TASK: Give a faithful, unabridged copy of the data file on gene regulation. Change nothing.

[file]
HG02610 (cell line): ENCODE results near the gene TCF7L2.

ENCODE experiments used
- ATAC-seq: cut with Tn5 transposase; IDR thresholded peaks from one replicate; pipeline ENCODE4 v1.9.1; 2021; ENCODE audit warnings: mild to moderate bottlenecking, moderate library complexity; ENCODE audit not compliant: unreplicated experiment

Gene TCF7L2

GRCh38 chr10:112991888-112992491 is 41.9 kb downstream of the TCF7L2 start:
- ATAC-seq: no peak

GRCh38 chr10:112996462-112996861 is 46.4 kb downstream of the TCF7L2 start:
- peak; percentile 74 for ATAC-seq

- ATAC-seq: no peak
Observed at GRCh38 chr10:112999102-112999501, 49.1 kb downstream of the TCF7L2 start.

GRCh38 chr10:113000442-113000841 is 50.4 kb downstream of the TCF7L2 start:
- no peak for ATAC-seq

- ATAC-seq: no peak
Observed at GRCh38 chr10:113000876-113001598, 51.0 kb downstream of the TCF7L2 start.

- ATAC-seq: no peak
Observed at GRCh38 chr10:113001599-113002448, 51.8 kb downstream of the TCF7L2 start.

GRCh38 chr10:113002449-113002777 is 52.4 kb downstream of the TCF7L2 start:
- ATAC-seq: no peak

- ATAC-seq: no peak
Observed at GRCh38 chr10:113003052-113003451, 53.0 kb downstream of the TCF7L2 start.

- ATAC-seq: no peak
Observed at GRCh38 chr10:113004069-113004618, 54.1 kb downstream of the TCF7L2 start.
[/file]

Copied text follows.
HG02610 (cell line): ENCODE results near the gene TCF7L2.

ENCODE experiments used
- ATAC-seq: cut with Tn5 transposase; IDR thresholded peaks from one replicate; pipeline ENCODE4 v1.9.1; 2021; ENCODE audit warnings: mild to moderate bottlenecking, moderate library complexity; ENCODE audit not compliant: unreplicated experiment

Gene TCF7L2

GRCh38 chr10:112991888-112992491 is 41.9 kb downstream of the TCF7L2 start:
- ATAC-seq: no peak

GRCh38 chr10:112996462-112996861 is 46.4 kb downstream of the TCF7L2 start:
- peak; percentile 74 for ATAC-seq

- ATAC-seq: no peak
Observed at GRCh38 chr10:112999102-112999501, 49.1 kb downstream of the TCF7L2 start.

GRCh38 chr10:113000442-113000841 is 50.4 kb downstream of the TCF7L2 start:
- no peak for ATAC-seq

- ATAC-seq: no peak
Observed at GRCh38 chr10:113000876-113001598, 51.0 kb downstream of the TCF7L2 start.

- ATAC-seq: no peak
Observed at GRCh38 chr10:113001599-113002448, 51.8 kb downstream of the TCF7L2 start.

GRCh38 chr10:113002449-113002777 is 52.4 kb downstream of the TCF7L2 start:
- ATAC-seq: no peak

- ATAC-seq: no peak
Observed at GRCh38 chr10:113003052-113003451, 53.0 kb downstream of the TCF7L2 start.

- ATAC-seq: no peak
Observed at GRCh38 chr10:113004069-113004618, 54.1 kb downstream of the TCF7L2 start.